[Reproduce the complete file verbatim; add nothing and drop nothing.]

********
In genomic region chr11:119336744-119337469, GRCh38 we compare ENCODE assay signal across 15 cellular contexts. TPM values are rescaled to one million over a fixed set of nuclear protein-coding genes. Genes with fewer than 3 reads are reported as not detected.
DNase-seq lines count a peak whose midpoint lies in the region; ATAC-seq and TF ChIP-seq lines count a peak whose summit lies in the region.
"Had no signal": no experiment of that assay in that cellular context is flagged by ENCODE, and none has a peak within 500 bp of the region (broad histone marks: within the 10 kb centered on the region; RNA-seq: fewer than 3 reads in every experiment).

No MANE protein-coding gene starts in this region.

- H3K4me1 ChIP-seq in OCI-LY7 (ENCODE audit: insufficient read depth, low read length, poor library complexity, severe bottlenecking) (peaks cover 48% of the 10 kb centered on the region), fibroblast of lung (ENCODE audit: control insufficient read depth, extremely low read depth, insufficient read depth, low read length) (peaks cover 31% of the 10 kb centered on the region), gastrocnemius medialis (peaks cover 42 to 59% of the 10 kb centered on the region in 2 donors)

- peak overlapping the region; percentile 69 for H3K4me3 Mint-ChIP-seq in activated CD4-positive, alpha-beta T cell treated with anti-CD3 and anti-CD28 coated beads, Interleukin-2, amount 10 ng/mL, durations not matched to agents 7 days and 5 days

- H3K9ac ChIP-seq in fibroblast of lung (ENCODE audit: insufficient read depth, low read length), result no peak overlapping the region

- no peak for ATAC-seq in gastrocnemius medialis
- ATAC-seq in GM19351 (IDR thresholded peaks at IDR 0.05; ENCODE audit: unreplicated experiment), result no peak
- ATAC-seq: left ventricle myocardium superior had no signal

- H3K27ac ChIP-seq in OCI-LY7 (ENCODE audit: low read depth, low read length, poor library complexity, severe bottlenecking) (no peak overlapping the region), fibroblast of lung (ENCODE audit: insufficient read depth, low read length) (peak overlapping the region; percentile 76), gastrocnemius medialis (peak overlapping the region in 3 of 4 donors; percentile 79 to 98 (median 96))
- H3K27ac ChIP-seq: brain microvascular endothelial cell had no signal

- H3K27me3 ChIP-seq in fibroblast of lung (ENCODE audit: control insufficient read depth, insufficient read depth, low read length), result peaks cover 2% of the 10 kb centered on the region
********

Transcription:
In genomic region chr11:119336744-119337469, GRCh38 we compare ENCODE assay signal across 15 cellular contexts. TPM values are rescaled to one million over a fixed set of nuclear protein-coding genes. Genes with fewer than 3 reads are reported as not detected.
DNase-seq lines count a peak whose midpoint lies in the region; ATAC-seq and TF ChIP-seq lines count a peak whose summit lies in the region.
"Had no signal": no experiment of that assay in that cellular context is flagged by ENCODE, and none has a peak within 500 bp of the region (broad histone marks: within the 10 kb centered on the region; RNA-seq: fewer than 3 reads in every experiment).

No MANE protein-coding gene starts in this region.

- H3K4me1 ChIP-seq in OCI-LY7 (ENCODE audit: insufficient read depth, low read length, poor library complexity, severe bottlenecking) (peaks cover 48% of the 10 kb centered on the region), fibroblast of lung (ENCODE audit: control insufficient read depth, extremely low read depth, insufficient read depth, low read length) (peaks cover 31% of the 10 kb centered on the region), gastrocnemius medialis (peaks cover 42 to 59% of the 10 kb centered on the region in 2 donors)

- peak overlapping the region; percentile 69 for H3K4me3 Mint-ChIP-seq in activated CD4-positive, alpha-beta T cell treated with anti-CD3 and anti-CD28 coated beads, Interleukin-2, amount 10 ng/mL, durations not matched to agents 7 days and 5 days

- H3K9ac ChIP-seq in fibroblast of lung (ENCODE audit: insufficient read depth, low read length), result no peak overlapping the region

- no peak for ATAC-seq in gastrocnemius medialis
- ATAC-seq in GM19351 (IDR thresholded peaks at IDR 0.05; ENCODE audit: unreplicated experiment), result no peak
- ATAC-seq: left ventricle myocardium superior had no signal

- H3K27ac ChIP-seq in OCI-LY7 (ENCODE audit: low read depth, low read length, poor library complexity, severe bottlenecking) (no peak overlapping the region), fibroblast of lung (ENCODE audit: insufficient read depth, low read length) (peak overlapping the region; percentile 76), gastrocnemius medialis (peak overlapping the region in 3 of 4 donors; percentile 79 to 98 (median 96))
- H3K27ac ChIP-seq: brain microvascular endothelial cell had no signal

- H3K27me3 ChIP-seq in fibroblast of lung (ENCODE audit: control insufficient read depth, insufficient read depth, low read length), result peaks cover 2% of the 10 kb centered on the region